Paper Companies

Paper Companies Invest in Doing Good

There’s more to loving paper than what it does for your marketing. Did you know that many paper companies are regularly involved in sustainability and community initiatives that make a difference in the world around us?

 

Here are five examples of the types of initiatives paper companies are involved in every day.

 

1. International Paper, The Navigator Company, and Stora Enso support Forests Forward. These forward-thinking paper companies, along with other industry giants such as IKEA and Lowe’s, are working with the World Wildlife Fund (WWF) on an initiative called Forests Forward, whose mission is to deliver “science-driven strategies to benefit nature, the climate, and people.” Among Forest Forward’s goals are to stop deforestation and forest degradation and protect biodiversity while promoting sustainable livelihoods.

 

2. Domtar supports biodiversity. Domtar Paper is partnering with the American Forest Foundation (AFF) to support biodiversity conservation. AFF initiatives are designed to help protect at-risk or endangered wildlife, especially in the Southeastern United States. AFF’s biodiversity conservation program began with a pilot project in Alabama that focused on managing the longleaf pine, home to more than 800 plant and animal species.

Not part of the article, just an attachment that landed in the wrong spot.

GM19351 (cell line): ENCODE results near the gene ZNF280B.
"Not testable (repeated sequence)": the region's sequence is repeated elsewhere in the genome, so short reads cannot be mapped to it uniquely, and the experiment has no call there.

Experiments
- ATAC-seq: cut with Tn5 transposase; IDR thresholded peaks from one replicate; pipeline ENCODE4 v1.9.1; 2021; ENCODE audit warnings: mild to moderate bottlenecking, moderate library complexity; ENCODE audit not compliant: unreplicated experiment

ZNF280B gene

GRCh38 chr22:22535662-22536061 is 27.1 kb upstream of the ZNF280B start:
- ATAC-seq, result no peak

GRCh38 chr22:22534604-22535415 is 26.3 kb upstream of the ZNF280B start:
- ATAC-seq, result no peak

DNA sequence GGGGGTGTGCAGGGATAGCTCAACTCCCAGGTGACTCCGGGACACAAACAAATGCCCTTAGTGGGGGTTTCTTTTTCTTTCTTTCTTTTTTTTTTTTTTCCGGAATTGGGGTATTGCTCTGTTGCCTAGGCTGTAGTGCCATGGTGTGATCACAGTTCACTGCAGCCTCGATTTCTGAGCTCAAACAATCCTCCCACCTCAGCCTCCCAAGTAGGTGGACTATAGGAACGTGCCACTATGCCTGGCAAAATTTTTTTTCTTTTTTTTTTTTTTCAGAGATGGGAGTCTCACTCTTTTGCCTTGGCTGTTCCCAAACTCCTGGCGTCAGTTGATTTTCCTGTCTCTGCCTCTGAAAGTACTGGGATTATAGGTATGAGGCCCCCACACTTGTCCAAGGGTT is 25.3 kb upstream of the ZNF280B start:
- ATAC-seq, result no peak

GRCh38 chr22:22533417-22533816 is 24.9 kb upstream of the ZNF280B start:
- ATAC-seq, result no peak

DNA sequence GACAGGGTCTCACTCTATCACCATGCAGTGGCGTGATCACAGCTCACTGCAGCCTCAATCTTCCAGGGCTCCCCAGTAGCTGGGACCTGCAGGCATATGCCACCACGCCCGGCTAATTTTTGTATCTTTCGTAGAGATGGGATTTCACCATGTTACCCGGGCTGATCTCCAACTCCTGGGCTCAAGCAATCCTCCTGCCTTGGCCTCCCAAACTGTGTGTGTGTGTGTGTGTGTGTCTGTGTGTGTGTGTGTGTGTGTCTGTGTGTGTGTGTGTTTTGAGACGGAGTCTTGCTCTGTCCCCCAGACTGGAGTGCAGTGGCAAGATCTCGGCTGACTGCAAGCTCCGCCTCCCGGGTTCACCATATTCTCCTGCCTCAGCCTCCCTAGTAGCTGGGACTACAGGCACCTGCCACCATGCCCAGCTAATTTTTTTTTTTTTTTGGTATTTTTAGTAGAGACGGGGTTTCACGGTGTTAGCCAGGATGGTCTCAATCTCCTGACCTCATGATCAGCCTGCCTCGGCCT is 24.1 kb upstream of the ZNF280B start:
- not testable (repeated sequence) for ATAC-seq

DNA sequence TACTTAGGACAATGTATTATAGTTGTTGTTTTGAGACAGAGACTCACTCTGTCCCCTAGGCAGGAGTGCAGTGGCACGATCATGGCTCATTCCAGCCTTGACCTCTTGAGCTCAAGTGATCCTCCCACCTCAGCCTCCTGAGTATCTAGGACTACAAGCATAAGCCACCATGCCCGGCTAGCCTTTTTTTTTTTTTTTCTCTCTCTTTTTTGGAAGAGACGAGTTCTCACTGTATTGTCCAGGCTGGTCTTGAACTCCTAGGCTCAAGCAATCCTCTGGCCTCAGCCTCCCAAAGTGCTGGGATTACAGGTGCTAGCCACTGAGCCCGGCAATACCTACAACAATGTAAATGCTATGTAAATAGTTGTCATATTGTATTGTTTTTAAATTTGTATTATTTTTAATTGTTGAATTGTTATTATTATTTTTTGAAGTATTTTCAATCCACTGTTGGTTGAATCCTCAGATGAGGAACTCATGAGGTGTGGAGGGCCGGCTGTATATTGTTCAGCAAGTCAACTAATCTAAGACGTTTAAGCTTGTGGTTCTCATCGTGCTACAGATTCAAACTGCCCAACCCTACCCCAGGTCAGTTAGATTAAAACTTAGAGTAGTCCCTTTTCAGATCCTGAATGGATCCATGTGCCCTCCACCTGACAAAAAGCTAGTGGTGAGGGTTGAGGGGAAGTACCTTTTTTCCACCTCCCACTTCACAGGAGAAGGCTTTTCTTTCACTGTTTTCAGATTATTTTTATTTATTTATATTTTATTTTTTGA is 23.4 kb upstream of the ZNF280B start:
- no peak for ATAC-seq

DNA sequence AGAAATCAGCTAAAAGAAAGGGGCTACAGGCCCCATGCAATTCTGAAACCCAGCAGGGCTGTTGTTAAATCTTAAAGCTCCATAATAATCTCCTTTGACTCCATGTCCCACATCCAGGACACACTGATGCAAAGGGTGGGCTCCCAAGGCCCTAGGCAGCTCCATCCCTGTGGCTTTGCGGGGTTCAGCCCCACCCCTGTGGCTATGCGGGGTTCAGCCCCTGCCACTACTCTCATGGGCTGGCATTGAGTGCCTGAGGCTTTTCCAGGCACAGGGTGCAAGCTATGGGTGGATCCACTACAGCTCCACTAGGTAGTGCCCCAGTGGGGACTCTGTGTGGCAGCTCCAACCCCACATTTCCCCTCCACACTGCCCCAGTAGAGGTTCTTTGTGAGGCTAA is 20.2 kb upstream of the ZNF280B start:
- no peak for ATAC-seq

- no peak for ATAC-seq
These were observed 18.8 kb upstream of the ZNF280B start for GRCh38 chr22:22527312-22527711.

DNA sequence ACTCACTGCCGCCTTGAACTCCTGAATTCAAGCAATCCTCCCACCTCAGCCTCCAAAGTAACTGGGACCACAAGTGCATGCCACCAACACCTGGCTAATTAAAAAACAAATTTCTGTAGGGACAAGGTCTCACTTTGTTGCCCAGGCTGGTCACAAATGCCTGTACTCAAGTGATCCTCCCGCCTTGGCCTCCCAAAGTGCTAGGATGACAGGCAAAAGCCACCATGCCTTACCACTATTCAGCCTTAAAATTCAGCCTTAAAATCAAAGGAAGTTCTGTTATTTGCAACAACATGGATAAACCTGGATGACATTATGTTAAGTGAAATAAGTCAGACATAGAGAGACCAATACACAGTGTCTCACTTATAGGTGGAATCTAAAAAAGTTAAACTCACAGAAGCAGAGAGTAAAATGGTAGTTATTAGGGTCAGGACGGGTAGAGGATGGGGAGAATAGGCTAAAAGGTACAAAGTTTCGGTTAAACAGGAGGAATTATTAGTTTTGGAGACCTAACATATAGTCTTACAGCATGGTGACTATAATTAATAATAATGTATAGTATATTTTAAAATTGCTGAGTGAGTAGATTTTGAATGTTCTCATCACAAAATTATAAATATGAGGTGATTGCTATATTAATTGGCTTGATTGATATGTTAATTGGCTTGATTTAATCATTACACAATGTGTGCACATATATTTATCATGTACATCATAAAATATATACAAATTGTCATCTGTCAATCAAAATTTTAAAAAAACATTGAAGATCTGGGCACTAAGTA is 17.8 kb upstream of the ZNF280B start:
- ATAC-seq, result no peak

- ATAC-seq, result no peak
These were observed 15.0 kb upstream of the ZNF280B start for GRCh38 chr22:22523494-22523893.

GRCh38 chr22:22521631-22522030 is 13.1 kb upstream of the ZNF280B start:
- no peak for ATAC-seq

3. Neenah Paper provides supplies to the homeless. Neenah is making a difference for the homeless in Fox Valley, GA. The papermaker recently donated 80 cases of toilet paper and paper towels to area crisis facilities.

 

4. WestRock donates land for environmental protection. WestRock has donated 64 acres of land to the Mohawk Hudson Land Conservancy (MHLC). This beautiful stretch of land situated just west of the Hudson River in the town of Bethlehem, NY, is described as “a rarity,” considering the development that has rapidly claimed many of the river valley’s natural spaces. WestRock’s generous donation will ensure that this tract of land will be protected for generations to come.

 

5. International Paper supports a local elementary school. When Richland Upper Elementary School (Richland, MS) struggled to ensure that all of its students had enough school supplies, International Paper’s Jackson, MS box plant stepped in to ensure that they had everything from paper to pencils. Not only did the students benefit, but so did the teachers, who otherwise would have had to buy those supplies with money from their own pockets.

 

Just a few more reasons to love paper! Need help? Talk to us about our services ☎713.956.8555